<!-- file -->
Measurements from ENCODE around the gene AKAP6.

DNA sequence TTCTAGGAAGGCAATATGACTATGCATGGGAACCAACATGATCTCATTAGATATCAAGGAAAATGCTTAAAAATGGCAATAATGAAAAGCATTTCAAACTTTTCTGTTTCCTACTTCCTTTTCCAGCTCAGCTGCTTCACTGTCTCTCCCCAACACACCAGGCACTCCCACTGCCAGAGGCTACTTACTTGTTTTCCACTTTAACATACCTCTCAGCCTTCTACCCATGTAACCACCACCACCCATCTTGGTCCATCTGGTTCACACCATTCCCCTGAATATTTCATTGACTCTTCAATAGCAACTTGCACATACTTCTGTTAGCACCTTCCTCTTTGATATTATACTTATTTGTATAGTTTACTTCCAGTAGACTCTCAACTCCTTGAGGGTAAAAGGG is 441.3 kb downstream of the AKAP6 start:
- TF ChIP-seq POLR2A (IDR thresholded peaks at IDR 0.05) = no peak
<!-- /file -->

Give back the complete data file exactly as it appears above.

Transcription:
Measurements from ENCODE around the gene AKAP6.

DNA sequence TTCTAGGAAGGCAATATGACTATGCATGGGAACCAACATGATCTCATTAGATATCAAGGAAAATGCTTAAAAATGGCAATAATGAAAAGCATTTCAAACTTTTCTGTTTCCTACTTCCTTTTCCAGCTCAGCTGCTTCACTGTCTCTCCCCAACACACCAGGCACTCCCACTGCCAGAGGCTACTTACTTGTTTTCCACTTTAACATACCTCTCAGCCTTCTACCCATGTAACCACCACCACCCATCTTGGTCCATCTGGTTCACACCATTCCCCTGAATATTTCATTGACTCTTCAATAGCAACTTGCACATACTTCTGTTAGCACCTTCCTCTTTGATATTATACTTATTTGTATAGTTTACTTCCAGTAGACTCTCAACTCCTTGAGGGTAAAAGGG is 441.3 kb downstream of the AKAP6 start:
- TF ChIP-seq POLR2A (IDR thresholded peaks at IDR 0.05) = no peak